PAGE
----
Roosters recruit Paul Carter at the 2017 Downer NRL Auckland Nines.

Given some of the players who have joined the club in recent years you could call Roosters HQ the NRL's version of the last chance saloon, but there's an element of such opportunity at all NRL clubs.

As a game we aren't afraid to nurture struggling souls with difficult upbringings because we can see the inherent good in each of them, just as much off the field as on it.

It's true, those with greater talent tend to be given more pardons than those who a footy club could well do without but we are prepared in many instances to forgive and forget if we can see significant changes for the better.

If we didn't, Paul Carter would be installing roof insulation or working on a building site rather than preparing for a season with a third different NRL club in the space of four years.

Carter made his Sydney Roosters debut at last weekend's Downer NRL Auckland Nines and defied the advice of the club physio to play through the discomfort of an ankle injury he aggravated in the semi-final to take his place in the final against the Panthers.

Ask Roosters coach Trent Robinson about his contribution to the club during pre-season and the man who guided the Roosters to three minor premierships in his first three seasons uses just one word: "Incredible."

Because the Paul Carter we see in the stark view of daylight is not the young man whose failures you have read about in recent years which have stemmed from an inability to mix alcohol with proper decisions.

What struck me when I first met Carter was the directness with which he held your gaze and the polite manner in which he spoke.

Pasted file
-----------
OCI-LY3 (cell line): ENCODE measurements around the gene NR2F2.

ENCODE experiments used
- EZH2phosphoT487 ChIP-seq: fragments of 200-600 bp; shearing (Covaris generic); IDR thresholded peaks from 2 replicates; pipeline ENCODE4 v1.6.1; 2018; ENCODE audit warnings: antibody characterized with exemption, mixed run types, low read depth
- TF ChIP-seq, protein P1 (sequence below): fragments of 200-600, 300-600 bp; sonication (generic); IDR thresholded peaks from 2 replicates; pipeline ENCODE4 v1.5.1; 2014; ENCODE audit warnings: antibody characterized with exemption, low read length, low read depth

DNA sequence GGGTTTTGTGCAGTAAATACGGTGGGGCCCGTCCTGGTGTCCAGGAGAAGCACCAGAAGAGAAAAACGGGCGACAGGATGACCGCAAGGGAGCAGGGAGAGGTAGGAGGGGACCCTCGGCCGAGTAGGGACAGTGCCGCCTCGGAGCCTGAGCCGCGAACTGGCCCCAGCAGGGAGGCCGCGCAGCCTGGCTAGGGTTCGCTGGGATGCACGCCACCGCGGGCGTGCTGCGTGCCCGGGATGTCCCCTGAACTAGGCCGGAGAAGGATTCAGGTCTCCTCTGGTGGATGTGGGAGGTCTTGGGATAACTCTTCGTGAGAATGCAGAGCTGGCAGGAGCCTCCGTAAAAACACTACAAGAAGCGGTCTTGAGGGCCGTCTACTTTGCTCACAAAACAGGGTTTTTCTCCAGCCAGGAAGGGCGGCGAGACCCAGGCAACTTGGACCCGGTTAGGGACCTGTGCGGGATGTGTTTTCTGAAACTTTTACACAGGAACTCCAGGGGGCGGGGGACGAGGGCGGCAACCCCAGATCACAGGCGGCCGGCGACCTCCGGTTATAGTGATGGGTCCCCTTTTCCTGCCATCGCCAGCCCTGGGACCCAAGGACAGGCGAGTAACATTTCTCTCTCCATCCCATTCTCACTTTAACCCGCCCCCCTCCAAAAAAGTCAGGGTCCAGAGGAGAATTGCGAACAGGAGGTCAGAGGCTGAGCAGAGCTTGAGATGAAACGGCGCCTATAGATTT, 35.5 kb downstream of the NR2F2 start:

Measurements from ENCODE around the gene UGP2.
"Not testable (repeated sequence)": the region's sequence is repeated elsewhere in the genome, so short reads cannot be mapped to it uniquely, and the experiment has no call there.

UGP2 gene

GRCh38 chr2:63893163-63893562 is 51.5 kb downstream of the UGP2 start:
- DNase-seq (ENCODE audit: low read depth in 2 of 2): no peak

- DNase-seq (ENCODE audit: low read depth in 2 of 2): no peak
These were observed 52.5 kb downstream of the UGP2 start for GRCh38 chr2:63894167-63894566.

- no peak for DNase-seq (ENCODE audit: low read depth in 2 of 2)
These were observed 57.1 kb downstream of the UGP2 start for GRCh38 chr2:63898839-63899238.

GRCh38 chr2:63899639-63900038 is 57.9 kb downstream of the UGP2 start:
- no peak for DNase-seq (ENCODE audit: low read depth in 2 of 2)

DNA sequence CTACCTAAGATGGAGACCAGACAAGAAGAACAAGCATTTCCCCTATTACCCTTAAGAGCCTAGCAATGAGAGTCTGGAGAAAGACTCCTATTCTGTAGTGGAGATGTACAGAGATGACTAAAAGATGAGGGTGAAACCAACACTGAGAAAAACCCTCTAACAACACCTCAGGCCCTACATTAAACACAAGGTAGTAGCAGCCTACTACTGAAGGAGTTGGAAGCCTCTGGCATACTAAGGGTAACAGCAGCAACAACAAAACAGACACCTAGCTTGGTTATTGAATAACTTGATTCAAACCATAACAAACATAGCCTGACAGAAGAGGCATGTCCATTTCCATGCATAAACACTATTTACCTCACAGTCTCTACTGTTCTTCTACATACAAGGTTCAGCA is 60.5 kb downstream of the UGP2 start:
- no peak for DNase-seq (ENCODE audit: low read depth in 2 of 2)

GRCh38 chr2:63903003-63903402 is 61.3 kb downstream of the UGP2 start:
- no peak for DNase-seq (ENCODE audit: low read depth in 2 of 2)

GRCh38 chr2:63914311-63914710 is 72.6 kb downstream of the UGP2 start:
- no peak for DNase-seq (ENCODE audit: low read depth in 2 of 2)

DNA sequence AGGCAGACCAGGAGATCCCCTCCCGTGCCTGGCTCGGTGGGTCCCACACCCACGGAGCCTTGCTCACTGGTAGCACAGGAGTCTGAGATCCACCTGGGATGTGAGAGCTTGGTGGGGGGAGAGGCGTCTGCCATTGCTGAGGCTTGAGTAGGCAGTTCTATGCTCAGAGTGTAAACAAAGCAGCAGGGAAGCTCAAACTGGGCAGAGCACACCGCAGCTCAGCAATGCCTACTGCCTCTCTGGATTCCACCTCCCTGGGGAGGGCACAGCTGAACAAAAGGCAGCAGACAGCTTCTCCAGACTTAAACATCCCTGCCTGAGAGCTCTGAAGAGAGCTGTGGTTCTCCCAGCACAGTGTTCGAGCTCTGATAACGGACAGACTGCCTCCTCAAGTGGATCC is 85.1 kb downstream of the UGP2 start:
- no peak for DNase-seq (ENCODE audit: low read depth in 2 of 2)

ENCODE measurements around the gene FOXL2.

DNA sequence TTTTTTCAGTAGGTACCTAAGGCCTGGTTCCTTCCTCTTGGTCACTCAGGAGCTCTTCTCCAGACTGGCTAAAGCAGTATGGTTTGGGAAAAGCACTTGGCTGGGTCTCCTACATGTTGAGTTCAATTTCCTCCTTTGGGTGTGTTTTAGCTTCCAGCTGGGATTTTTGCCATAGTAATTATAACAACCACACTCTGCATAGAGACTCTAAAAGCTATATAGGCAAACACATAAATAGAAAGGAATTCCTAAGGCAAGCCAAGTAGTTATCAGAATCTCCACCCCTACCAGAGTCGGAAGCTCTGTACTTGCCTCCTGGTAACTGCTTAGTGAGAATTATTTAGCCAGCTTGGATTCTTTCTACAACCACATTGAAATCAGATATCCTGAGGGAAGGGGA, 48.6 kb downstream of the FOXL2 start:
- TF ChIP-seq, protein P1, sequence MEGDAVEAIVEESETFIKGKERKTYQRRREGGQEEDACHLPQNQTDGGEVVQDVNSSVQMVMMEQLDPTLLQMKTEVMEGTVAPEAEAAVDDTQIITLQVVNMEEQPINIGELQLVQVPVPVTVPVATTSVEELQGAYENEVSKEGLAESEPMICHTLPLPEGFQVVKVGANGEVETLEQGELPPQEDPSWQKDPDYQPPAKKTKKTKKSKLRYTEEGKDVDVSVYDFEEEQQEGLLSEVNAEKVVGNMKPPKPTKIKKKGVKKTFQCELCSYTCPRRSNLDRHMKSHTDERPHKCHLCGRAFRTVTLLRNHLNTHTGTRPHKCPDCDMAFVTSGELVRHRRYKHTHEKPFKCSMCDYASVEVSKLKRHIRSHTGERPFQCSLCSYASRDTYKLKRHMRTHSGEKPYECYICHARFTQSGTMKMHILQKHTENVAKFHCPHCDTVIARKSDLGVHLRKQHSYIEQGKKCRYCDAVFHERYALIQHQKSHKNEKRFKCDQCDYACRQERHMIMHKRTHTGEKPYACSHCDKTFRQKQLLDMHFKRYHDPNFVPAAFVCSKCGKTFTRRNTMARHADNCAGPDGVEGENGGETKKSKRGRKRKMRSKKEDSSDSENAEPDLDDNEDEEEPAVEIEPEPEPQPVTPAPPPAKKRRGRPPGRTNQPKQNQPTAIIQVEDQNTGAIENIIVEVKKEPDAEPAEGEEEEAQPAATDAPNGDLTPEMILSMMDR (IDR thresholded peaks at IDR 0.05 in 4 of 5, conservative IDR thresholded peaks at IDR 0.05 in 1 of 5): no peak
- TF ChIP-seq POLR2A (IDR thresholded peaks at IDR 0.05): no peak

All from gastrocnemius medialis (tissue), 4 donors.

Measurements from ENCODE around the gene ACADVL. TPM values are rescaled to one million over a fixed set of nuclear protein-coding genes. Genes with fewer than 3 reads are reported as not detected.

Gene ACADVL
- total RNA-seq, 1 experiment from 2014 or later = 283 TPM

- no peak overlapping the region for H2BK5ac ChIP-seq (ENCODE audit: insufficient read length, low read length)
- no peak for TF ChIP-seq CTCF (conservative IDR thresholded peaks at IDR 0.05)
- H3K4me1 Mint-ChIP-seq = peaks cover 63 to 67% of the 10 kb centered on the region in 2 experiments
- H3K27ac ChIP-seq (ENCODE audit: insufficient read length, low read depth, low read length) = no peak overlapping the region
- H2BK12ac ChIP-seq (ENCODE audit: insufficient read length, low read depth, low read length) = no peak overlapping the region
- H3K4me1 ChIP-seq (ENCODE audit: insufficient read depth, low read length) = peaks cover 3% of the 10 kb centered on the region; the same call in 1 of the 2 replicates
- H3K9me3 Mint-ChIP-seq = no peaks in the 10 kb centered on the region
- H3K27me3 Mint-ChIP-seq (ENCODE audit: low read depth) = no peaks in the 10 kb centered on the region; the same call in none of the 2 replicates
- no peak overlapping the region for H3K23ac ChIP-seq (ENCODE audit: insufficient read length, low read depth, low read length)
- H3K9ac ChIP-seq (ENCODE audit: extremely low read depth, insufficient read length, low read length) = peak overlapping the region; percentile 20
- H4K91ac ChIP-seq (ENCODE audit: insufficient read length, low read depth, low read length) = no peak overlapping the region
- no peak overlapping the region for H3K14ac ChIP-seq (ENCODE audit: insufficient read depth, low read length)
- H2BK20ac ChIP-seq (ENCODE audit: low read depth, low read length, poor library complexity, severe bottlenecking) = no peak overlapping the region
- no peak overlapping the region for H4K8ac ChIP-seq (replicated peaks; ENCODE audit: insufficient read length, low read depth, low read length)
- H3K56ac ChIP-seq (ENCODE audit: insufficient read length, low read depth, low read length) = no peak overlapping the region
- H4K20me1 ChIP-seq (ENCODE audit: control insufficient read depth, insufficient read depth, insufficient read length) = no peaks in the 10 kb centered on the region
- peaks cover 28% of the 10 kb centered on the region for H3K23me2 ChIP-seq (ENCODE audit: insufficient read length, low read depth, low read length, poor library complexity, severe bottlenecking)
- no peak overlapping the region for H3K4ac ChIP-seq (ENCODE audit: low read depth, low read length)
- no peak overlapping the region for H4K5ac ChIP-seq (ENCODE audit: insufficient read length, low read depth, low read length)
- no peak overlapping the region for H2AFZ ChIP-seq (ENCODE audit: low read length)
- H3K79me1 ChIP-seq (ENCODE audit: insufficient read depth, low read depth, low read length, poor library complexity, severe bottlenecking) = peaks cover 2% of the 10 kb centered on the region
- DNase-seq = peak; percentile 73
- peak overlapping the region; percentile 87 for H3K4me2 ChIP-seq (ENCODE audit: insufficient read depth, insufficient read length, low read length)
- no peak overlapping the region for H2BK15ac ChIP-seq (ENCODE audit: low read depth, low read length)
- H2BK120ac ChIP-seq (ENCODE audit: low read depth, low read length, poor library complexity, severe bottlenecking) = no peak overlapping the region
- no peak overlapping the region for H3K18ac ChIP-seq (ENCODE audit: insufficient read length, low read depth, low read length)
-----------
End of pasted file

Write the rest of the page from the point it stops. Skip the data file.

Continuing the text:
One journalist covering the Nines was amazed that Carter remembered his name… three years after last interviewing him at an under-20s game.

For all intents and purposes he gives the impression of a nice young man who turns into an absolutely tenacious competitor on the field.

He and David Klemmer would go so hard at each other as promising youngsters at Bulldogs training sessions they would often near come to blows and after 21 games with the Titans in 2014 he was named the club's rookie of the year.

Yet a string of alcohol-related incidents saw him sacked by both the Titans and Rabbitohs and before he signed himself into a Thai rehabilitation clinic midway through last year, vowing to give up drinking and other vices to save his rugby league career.

"I've been through it a couple of times now and I don't want to go back there," Carter said of his previous sackings.

"I learnt a lot about myself going over to Thailand and I'm grateful for this opportunity and I'm not going to let it go.

"I just learnt mainly about myself and who I am as a person and that I don't need all that crap in my life.

"The most I got out of it was that there was no media, no phones, nothing it's just you and you have a good look at yourself and you find out who you are.

"I'm off everything, and I'm going to keep it that way too." 

Somewhat ironically, Carter has turned to two teammates with similarly chequered paths in Mitchell Pearce and Jake Friend to stay on the straight and narrow.

Living within the NRL bubble exposes a 24-year-old such as Carter to temptation at every turn but he talks to the likes of Pearce and Friend about how to keep those demons at bay and according to Robinson is a player the rest of the squad want alongside them.

"His ethic is strong," said Robinson.

"He's such a hard worker and he's a team man. The off-field stuff is a fight and he's working really hard and he's right on track but he's a guy that you like to stand next to."

Purpose-built for the ferociousness of Origin if he can develop into a regular first-grader with the Roosters, Carter knows he has been fortunate to be given a third chance.

His place in the 17 for Round 1 against his old club on the Gold Coast is by no means assured but he is adamant that success or failure will no longer be determined by self-sabotage.

"When everyone gets to that point where you're too drunk they do things they didn't do when they were sober. With me I just can't afford to do that in the position I'm in," Carter said.

"I love this club. It's just the culture that's built here over the years and the people within it.

"It's like a big family and from day one I felt welcome and I've loved every moment here so far and I don't want to lose that.

"I really appreciate what they've given me."